Now we sit here demanding that every console, every controller, every single game reinvent what it does. We look at something like the XBOX 360, a fairly traditional console that only really innovated on natural upgrades, and then bash it because it doesn't have a bunch of laser lights and spinning rims (ie, online functionality was the biggest innovation, it was inevitable and they did exactly what you'd expect).
    We want to control our consoles with a wave of our hands, but we want it to work like it does in our imagination where it's somehow faster, easier and cooler, not like it does in reality where it's slow, clunky and just generally a downgrade on every conceivable front.

    Obviously we're not entirely to blame, they're paid to know better than to listen to faceless rabble, but I really think it's time we sat back and thought about what we're actually asking for.

    Last edited 27/05/13 6:25 pm

      I think this comment sums up so much of the whole problem with consoles now. I want one box to do everything, but when someone gives me that, what I thought I wanted is actually something else. The 360 has had numerous updates to keep it "modern", but we all seem to glorify the old setups and styles. It is like we look back with forgiveness for the issues of the past but crucify the current for lack of (or addition of) something shiny and new. Everything is a trade off - and one persons perfection is another's nightmare. If only creating simplicity was not so complicated....

        Agree. Never take much notice of the dashboard. Turn the Xbox on with the disc already in the drive (bf3). Pick up the controller. Wait for the green light to stop flashing. Press 'a' on the controller. Turn on tv. Turn on power to turtle beach headphones and put on head. Sit down and hit 'start' on controller. Never even see the dashboard.

          Heh. I'd kill for a 'skip everything before the main menu of the game' option in the console settings. I understand developers and publishers have to self-promote a little, but damn, it's five minutes before I'm in game thanks to every person even remotely involved in the project requiring their own animated intro scene.
          Just turn on the console, wait for the disc to load, and bam you're on the title screen.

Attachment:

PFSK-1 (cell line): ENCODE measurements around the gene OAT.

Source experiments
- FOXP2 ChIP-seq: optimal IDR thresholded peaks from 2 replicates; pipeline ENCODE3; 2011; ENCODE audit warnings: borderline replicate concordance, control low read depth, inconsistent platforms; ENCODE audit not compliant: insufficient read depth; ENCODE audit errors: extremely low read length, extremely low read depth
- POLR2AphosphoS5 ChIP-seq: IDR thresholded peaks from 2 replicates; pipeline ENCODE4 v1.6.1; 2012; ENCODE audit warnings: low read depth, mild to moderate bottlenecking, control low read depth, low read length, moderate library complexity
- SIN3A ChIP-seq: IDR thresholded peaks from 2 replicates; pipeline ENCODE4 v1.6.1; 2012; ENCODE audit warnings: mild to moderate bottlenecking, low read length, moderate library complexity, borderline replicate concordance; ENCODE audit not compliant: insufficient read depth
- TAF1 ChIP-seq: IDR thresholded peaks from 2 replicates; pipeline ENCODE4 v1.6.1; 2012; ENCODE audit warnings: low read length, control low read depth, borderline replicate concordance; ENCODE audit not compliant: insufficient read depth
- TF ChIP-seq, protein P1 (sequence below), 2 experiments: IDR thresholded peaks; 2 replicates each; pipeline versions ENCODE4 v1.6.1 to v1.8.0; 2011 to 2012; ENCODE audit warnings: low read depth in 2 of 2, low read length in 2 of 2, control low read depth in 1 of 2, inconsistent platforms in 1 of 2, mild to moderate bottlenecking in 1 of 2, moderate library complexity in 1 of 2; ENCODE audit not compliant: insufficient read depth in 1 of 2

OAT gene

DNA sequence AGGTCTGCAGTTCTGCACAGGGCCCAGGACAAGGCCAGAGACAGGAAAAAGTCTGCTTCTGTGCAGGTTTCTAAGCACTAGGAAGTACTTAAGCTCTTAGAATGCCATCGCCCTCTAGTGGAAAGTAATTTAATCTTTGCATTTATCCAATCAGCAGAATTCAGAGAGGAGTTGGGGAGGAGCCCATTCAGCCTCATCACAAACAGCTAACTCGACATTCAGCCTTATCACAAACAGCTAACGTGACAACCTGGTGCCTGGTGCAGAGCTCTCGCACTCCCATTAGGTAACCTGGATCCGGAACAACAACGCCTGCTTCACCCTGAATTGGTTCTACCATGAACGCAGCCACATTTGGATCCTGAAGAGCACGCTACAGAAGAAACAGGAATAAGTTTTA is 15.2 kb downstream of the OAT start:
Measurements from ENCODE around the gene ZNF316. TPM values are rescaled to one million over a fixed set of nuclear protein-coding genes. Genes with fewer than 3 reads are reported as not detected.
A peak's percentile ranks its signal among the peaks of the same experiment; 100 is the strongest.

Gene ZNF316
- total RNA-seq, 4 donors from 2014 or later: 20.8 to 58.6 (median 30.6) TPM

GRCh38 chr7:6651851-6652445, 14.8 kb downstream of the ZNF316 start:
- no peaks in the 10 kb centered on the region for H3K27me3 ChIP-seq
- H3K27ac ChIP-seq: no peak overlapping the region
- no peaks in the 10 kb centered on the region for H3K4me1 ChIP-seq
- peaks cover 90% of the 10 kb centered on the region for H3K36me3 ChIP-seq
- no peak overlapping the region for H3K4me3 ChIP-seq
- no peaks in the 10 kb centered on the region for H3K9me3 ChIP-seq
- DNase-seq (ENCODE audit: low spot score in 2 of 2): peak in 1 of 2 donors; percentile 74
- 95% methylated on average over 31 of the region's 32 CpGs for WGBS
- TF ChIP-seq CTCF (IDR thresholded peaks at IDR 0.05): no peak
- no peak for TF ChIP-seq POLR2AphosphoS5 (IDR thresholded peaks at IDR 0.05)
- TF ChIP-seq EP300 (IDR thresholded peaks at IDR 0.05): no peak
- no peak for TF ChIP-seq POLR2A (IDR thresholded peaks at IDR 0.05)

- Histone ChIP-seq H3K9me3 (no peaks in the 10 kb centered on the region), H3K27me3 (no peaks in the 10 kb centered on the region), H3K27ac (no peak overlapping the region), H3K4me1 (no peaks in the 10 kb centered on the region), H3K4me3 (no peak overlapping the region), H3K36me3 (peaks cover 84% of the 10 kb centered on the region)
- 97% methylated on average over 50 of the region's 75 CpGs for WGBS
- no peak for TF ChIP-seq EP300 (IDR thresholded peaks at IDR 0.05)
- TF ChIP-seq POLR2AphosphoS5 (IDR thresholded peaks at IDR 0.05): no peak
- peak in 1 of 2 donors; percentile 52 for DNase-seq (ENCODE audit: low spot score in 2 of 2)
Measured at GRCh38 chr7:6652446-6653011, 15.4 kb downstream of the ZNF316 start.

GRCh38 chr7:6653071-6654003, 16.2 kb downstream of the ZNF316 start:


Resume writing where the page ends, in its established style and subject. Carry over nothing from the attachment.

Last edited 27/05/13 9:13 pm

          My problem is that I use my xbox for everything... media centre, iview, (well now I think about it, those are the two.... suppose i should tag iview to my pins) and I feel relatively happy with the set out after a few years of finding where stuff is. I want the next xbox to be all the things that they seem to be looking to do, so I am almost happy to wade through the crap bits to have the stuff I do use. I want a $500 box that works as my PVR, tv tuner, internet browser, game centre, and hopefully a few other things I haven't thought about yet.... It is a bit "minority report" ish though...

            The problem I'm finding is that I want that but I want it to work better. I remember getting my 360 and actually being excited about the media player aspects, but when I started using it I found it couldn't handle a lot of common file types/codecs, couldn't handle external subtitles, couldn't handle on the go playlists, etc.
            I want a contradiction. I want something with the flexibility and power of my PC, something that can be customised completely and handle any situation, but at the same time I want the experience to be completely hassle free and streamlined. I essentially want an XBOX that can read my mind.
            That said, if they had basic and advanced modes for the media players that wouldn't go astray.

              So you want an ouya with a decent chipset? Waiting for mine to arrive to see if it is the golden bullet...

    I signed up specifically to comment on this article. I'm very impressed with your article, Mark. This is The Truth. This is not corporation-paid-for-advertising. This is Journalism. This article also describes the very phenomenon I've been complaining about for a while; a game console is only worth getting because it PLAYS GAMES BETTER than other devices. Most important among it's features is what consoles USED to be strong at- and the only thing they (used to) beat their competitor devices in- Ease Of Use. Take that away, and consoles become almost identical to PCs; and with the new MultimediaPC design, the Xbone has in fact become just a glorified Media PC. I'm sad, because with nintendo's WiiU dead on arrival, this console generation is looking like it'll be worth skipping. I game on PC as well. Might just delete the "console and..." from my gamer description. I'll be following Kotaku's coverage of this console generation closely.

    When I do a American accent on the Kinect it understands me better but everytime I do a Melbournian accent it has difficulty understanding me.

Join the discussion!

Trending Stories Right Now